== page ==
Onions are big business in New York. The State ranks #6 in the country for production and growers sell more than $40 million worth of product annually. Ten years ago growers routinely lost 30-50% of their crop’s value to onion thrips. Since then, new insecticides have minimized loss. Unfortunately, the new products are expensive, and were being used almost weekly creating concern that thrips may build up resistance. Dr. Brian Nault has a solution.
This article was developed for the 2017 NYFVI annual report.
In 2015 Nault, who is with the Cornell Onion Thrips Program, received a NYFVI grant to demonstrate that weekly scouting and the use of an action-threshold based insecticide program, could save growers money and help prevent insecticide resistance. As a result of his project 60% more growers used action thresholds, saving an average of $42 per acre, for a total of approximately $175,000 each year.
This project is well aligned with NYFVI’s strategic priority to “improve operational practices”. It demonstrates how incremental knowledge and refinement to production practices can reduce input costs. In this case, reduction of insecticide use to prevent insecticide resistance and other harmful off-target effects is also a strong benefit of the program.
Onion thrips (Thrips tabaci) damage onions by feeding on leaves, which reduces the size of onion bulbs. Previous research has established that onion plants can sustain a certain number of thrips before suffering economic damage. Onion growers can use this information to spray insecticides only when needed, or when their onion thrips populations reach an action threshold of one thrips per leaf.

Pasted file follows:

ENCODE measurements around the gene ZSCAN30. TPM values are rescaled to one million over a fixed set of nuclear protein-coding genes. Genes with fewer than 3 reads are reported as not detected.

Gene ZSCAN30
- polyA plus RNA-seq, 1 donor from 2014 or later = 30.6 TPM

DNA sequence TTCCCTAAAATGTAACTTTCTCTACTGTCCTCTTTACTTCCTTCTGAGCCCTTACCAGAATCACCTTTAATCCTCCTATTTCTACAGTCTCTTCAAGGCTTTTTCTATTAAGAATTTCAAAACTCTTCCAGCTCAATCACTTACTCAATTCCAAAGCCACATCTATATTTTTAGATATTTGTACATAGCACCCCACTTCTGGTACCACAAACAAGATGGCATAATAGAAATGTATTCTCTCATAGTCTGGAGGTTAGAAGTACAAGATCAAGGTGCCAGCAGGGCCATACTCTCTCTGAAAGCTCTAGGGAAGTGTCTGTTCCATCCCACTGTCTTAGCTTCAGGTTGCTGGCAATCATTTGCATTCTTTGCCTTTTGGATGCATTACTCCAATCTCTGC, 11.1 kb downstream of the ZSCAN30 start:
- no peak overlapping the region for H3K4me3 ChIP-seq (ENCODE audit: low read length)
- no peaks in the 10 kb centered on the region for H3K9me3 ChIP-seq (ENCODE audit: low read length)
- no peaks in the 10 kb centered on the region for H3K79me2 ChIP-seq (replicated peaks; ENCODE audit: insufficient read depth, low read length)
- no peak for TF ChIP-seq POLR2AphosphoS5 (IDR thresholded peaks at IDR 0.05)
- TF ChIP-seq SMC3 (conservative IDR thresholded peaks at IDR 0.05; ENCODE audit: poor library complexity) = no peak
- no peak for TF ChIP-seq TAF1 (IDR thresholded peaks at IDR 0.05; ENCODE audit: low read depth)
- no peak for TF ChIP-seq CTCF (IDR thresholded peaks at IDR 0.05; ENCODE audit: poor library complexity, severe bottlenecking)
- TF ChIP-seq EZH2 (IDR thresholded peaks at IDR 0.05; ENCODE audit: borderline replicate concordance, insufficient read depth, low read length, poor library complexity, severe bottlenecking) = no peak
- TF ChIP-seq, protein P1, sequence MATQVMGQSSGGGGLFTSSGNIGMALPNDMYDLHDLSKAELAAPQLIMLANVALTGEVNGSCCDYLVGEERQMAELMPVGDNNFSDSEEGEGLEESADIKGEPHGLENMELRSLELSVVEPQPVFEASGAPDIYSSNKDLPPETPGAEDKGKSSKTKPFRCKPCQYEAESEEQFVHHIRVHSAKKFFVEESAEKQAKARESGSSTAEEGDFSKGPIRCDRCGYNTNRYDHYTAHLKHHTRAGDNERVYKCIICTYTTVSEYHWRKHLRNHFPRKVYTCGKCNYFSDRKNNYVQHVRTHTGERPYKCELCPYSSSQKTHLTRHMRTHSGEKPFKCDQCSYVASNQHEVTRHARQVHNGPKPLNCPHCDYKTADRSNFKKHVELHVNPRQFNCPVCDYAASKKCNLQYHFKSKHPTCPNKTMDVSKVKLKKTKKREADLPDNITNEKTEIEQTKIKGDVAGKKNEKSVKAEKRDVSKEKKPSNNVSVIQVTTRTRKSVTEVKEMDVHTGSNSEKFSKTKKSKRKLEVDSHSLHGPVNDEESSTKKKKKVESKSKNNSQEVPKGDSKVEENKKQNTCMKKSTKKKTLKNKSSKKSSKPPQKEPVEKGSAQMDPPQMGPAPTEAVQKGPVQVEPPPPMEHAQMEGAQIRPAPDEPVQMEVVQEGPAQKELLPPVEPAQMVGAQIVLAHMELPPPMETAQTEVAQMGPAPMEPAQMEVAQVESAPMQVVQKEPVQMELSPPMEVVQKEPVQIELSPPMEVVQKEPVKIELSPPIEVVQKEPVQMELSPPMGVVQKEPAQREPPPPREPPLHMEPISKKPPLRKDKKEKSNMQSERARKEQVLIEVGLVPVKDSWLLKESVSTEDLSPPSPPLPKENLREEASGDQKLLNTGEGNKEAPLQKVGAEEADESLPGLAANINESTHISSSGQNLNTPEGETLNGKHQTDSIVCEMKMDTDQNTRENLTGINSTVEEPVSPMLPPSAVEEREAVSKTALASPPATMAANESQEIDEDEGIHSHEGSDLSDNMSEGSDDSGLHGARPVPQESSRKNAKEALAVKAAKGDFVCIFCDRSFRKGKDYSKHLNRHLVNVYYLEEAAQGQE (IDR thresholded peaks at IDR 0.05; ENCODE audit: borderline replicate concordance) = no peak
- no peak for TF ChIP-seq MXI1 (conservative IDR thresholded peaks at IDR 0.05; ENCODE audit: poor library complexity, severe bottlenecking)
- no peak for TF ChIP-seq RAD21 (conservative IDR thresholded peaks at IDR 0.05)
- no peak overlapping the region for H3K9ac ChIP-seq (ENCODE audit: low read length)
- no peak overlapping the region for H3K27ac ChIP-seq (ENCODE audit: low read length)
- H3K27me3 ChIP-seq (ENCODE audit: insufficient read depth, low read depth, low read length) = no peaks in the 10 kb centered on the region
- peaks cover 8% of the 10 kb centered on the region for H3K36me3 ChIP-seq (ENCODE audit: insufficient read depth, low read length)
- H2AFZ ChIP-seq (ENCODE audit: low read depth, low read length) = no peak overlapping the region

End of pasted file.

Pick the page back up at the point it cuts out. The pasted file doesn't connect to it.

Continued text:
Nault’s team of Entomologists and Cornell Cooperative Extension Vegetable Specialists recruited 16 onion growers representing five major onion growing regions in New York to participate in its pilot Integrated Pest Management (IPM) onion thrips program in 2015.
A minimum of one onion field per onion grower was scouted weekly for onion thrips. Information on whether thrips infestation was above or below an action threshold was communicated weekly to the grower. Moreover, based on the level of thrips infestation, a recommendation on whether insecticide application was warranted and type of insecticide to use was communicated to the grower.
As a result of this information, participating growers using action thresholds made 30 to 50% fewer insecticide applications. This reduction saved those growers money, reduced harmful off-target effects and will slow the onset of insecticide resistance. Additionally, 30 or more growers were educated about the benefits of scouting and action thresholds through presentations and field days.
A post project survey of growers found that the majority plan to continue to use action thresholds to manage thrips.
Christy Hoepting, CCE educator and scout in Elba Muck, and David Sorbello, onion grower from Oswego county .